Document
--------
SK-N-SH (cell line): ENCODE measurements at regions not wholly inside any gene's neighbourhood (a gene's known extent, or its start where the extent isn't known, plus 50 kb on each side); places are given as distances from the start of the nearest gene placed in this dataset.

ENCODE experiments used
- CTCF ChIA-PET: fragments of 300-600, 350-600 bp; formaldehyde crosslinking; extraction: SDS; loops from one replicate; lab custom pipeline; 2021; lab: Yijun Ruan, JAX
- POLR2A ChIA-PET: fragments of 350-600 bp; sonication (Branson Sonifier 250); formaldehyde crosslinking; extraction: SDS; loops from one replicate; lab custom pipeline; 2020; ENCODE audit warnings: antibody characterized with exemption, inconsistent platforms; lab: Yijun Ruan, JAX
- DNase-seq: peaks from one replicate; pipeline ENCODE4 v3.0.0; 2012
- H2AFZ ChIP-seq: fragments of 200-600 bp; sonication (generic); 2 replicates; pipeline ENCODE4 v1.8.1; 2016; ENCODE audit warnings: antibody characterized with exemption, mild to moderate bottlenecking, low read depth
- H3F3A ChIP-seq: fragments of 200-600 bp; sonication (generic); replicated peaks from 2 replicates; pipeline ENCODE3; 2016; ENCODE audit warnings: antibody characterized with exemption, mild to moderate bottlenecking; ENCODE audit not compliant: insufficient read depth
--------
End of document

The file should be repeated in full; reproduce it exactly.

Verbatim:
SK-N-SH (cell line): ENCODE measurements at regions not wholly inside any gene's neighbourhood (a gene's known extent, or its start where the extent isn't known, plus 50 kb on each side); places are given as distances from the start of the nearest gene placed in this dataset.

ENCODE experiments used
- CTCF ChIA-PET: fragments of 300-600, 350-600 bp; formaldehyde crosslinking; extraction: SDS; loops from one replicate; lab custom pipeline; 2021; lab: Yijun Ruan, JAX
- POLR2A ChIA-PET: fragments of 350-600 bp; sonication (Branson Sonifier 250); formaldehyde crosslinking; extraction: SDS; loops from one replicate; lab custom pipeline; 2020; ENCODE audit warnings: antibody characterized with exemption, inconsistent platforms; lab: Yijun Ruan, JAX
- DNase-seq: peaks from one replicate; pipeline ENCODE4 v3.0.0; 2012
- H2AFZ ChIP-seq: fragments of 200-600 bp; sonication (generic); 2 replicates; pipeline ENCODE4 v1.8.1; 2016; ENCODE audit warnings: antibody characterized with exemption, mild to moderate bottlenecking, low read depth
- H3F3A ChIP-seq: fragments of 200-600 bp; sonication (generic); replicated peaks from 2 replicates; pipeline ENCODE3; 2016; ENCODE audit warnings: antibody characterized with exemption, mild to moderate bottlenecking; ENCODE audit not compliant: insufficient read depth